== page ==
Wednesday, Aug 10, 2022
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Key Takeaways From RBI Monetary Policy Committee Meeting

The Reserve Bank of India (RBI) in its bimonthly policy review meet increased the key repo rate by 50 basis points, but made no changes in the cash reserve ratio. Here are key takeaways from the meeting

The Monetary Policy Committee of the Reserve Bank of India (RBI), led by Governor Shaktikanta Das, unanimously voted to raise the repo rate by 50 basis points.

The RBI’s six-member Monetary Policy Committee (MPC) headed by Governor Shaktikanta Das unanimously decided to hike the repo rate by 50 basis point (bps). 

However, the MPC has kept the cash reserve ratio (CRR) unchanged. This is the second rate hike by the RBI in the last two months. Before this, on May 4, 2022, the RBI surprised the market by hiking the repo rate by 40 basis points. With these two rate hikes combined, the RBI has effectively hiked the repo rate by 90 basis points. The RBI also increased its CPI projections for the current year to 6.7 per cent from the 5.7 per cent projected in its May 4 monetary policy. 

The RBI has increased the rate to tame inflation. India’s retail inflation rose by 7.79 per cent on April 2022, which is the highest since May 2014. 

But it is not just India; countries across the globe are fighting with stubborn inflation due to geopolitical tensions and sanctions, elevated prices of crude oil, and other commodities, and lingering COVID-19 related supply chain bottlenecks. 

Economies like the US are also facing historical levels of inflation at 8.3 per cent, and the situation is the same in the Eurozone, where 19 countries are battling accelerating inflation. The inflation number in May rose from 7.4 per cent to 8.1 per cent in the Eurozone. Central banks across the globe are trying to tame inflation by hiking interest rates, among other major steps.

RBI Needs Both Luck And Skill

Along with its global counterparts, the RBI is also using its tricks and tactics to tame inflation, but experts believe that the RBI will require little more just than skills to do this. 

“The RBI has navigated a delicate situation of rising inflation, slowing growth, and reducing liquidity among global uncertainties caused by the Ukraine situation. A 50 bps repo rate hike and withdrawal of accommodation is continuity of policy, and as per market expectations. The RBI will require all its skills and a little bit of luck to control inflationary expectations and support growth in the days to come,” says Nilesh Shah, group president & MD, Kotak Mahindra Asset Management Company

inflation
In the midst of global uncertainty induced by the Ukraine scenario, the RBI has negotiated a precarious situation of increasing inflation, decreasing GDP, and less liquidity.

Interestingly, food, commodity and energy prices are weighing heavily on the inflation number. 

A normal monsoon as predicted by the India Meteorological Department (IMD), will help in cooling down the food and vegetable prices. Similarly, if fuel price also go down as the RBI has predicted, this will also help it in taming inflation with these policy measures.

Withdrawal Of Accommodative Policy

The RBI governor, in his policy announcement mentioned that “the MPC also decided to remain focused on withdrawal of accommodation to ensure that inflation remains within target, going forward, while supporting growth. This clearly indicates that the RBI is in no mood to continue with an accommodative stance, and it is most likely to increase the rate in its next policy meeting in August 2022.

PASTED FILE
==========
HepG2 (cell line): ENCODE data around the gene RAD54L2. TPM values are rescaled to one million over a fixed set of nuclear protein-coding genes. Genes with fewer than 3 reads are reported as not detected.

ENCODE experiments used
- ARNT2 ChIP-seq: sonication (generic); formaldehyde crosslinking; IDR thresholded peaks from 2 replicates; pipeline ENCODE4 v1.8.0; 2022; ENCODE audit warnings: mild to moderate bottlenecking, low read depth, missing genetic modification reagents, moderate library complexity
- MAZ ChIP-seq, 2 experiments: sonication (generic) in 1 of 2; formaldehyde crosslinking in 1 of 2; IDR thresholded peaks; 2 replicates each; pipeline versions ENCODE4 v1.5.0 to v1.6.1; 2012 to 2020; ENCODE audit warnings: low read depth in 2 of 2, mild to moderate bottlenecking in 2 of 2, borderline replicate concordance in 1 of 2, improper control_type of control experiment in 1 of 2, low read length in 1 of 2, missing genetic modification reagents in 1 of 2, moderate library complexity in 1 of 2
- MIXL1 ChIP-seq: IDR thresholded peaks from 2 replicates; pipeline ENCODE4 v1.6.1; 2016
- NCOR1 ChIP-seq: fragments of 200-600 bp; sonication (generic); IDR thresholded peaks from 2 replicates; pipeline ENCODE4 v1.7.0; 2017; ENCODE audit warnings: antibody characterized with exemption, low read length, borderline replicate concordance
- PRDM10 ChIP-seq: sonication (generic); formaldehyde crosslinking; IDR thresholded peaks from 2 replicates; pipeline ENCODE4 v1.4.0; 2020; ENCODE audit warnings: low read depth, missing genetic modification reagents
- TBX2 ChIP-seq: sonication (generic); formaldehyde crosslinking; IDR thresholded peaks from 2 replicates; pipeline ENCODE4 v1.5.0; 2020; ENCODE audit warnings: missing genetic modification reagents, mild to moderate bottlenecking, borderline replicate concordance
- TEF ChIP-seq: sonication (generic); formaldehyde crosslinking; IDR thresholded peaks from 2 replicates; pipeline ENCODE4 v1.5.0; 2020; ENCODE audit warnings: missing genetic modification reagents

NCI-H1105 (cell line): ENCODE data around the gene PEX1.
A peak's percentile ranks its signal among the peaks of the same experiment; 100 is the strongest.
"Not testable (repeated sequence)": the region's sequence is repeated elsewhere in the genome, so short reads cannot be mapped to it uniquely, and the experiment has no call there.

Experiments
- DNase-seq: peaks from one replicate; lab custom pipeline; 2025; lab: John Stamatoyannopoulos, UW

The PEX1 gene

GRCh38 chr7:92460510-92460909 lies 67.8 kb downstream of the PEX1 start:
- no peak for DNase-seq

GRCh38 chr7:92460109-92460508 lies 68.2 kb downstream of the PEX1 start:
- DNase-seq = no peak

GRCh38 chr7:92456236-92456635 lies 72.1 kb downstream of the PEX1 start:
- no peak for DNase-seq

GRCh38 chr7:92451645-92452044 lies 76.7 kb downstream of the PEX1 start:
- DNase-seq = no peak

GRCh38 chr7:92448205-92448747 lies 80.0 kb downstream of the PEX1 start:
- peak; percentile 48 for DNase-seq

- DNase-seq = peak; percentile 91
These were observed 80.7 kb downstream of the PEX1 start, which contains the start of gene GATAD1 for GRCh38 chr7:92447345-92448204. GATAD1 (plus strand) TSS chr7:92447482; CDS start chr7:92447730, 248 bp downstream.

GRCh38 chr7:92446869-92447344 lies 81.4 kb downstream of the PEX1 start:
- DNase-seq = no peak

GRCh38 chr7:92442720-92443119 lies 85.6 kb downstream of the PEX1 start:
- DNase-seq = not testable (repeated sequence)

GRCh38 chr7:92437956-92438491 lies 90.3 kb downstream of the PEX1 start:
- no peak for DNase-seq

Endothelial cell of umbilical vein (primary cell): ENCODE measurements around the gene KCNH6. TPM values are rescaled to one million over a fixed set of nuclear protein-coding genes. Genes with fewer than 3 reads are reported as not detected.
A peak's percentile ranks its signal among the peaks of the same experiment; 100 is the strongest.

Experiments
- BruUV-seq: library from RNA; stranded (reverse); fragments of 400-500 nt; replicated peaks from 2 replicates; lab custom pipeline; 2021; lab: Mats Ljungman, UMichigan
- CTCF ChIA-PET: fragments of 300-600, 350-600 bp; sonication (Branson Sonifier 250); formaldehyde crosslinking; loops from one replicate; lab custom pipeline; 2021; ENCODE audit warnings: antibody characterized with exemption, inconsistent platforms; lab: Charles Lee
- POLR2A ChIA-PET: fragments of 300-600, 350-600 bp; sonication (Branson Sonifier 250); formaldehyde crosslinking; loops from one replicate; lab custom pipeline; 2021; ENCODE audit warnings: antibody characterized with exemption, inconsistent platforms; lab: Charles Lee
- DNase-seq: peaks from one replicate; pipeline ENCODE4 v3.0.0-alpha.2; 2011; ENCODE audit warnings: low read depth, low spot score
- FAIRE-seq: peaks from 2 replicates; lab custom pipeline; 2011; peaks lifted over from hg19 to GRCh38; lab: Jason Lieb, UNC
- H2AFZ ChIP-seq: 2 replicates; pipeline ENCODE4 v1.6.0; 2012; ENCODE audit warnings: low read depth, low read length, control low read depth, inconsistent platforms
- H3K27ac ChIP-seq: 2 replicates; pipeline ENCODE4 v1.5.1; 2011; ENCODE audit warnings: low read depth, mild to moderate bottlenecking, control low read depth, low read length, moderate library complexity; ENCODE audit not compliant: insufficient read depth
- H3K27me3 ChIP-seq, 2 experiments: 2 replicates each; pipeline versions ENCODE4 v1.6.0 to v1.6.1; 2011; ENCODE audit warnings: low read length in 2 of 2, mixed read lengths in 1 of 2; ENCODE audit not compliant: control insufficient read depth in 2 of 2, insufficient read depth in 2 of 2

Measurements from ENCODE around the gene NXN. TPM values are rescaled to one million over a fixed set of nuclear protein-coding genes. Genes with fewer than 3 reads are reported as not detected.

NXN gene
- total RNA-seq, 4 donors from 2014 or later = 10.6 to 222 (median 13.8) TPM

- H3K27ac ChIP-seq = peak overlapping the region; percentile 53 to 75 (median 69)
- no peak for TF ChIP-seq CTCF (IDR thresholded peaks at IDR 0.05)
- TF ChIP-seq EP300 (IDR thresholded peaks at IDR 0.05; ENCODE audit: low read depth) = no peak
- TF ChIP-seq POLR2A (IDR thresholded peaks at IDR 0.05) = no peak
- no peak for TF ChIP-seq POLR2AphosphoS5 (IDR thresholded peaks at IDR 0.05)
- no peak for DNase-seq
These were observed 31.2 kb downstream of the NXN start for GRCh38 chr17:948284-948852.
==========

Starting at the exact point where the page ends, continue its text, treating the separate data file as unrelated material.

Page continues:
More Rate Hike On Card

Withdrawal of accommodative measures will translate into more rate hike, as despite the 90 basis point rate hike, the repo rate still remains below the pre-pandemic level of 5.15 per cent. This means that the current rate is still 25 basis points below the pre-pandemic level. 

Experts believe that the RBI will increase the rate further in the next policy meeting. 

“The RBI is concerned about the broad-based nature of the increase in inflation and the risk of the second-round impact on inflation expectations. Therefore, the policy rate is likely to be raised well beyond the pre-pandemic level, close to 6 per cent by fiscal year-end,” says Abheek Barua, chief economist, HDFC Bank. 

Bond Is Bonding With Policy

The status quo on CRR came as a positive surprise for the bond markets, which could be seen in the reaction of the benchmark 10-year G-Sec yield that fell 10-12 bps post the policy announcement. 

Experts believe that with 10-year G-Sec yields at 7.5 per cent, the RBI has already priced in repo rate hikes till six per cent, and they do not see any sharp reaction to repo rate hikes in bond yields. 

“The bond yield curve is already priced for a repo rate of 6 per cent by early next year. Thus, the bond market may not be too sensitive to RBI’s rate hikes going forward. However, the high global monetary policy uncertainty, rising crude oil prices, and unfavourable demand-supply dynamics will continue to put upward pressure on medium to long-term bond yields,” says Pankaj Pathak, fund manager-fixed income, Quantum Mutual Fund.  

GDP Growth Projection Is Questionable

Interestingly, while the RBI increases its FY23 inflation forecast to 6.7 per cent, GDP growth projection has been kept unchanged at 7.2 per cent. 

Experts question that if higher interest rates don’t hurt growth, how will it help bring down inflation? It also suggests that most of the excess inflation is due to global supply-side factors. 

“Since the RBI continues to forecast strong growth, it is very likely that it delivers another 25bps hike on August 4 before it takes a pause. Our fear is that growth could see a serious deceleration in H2FY23 and FY24 on the back of such steep tightening and structural constraints,” says Nikhil Gupta, chief economist, MOFSL group.

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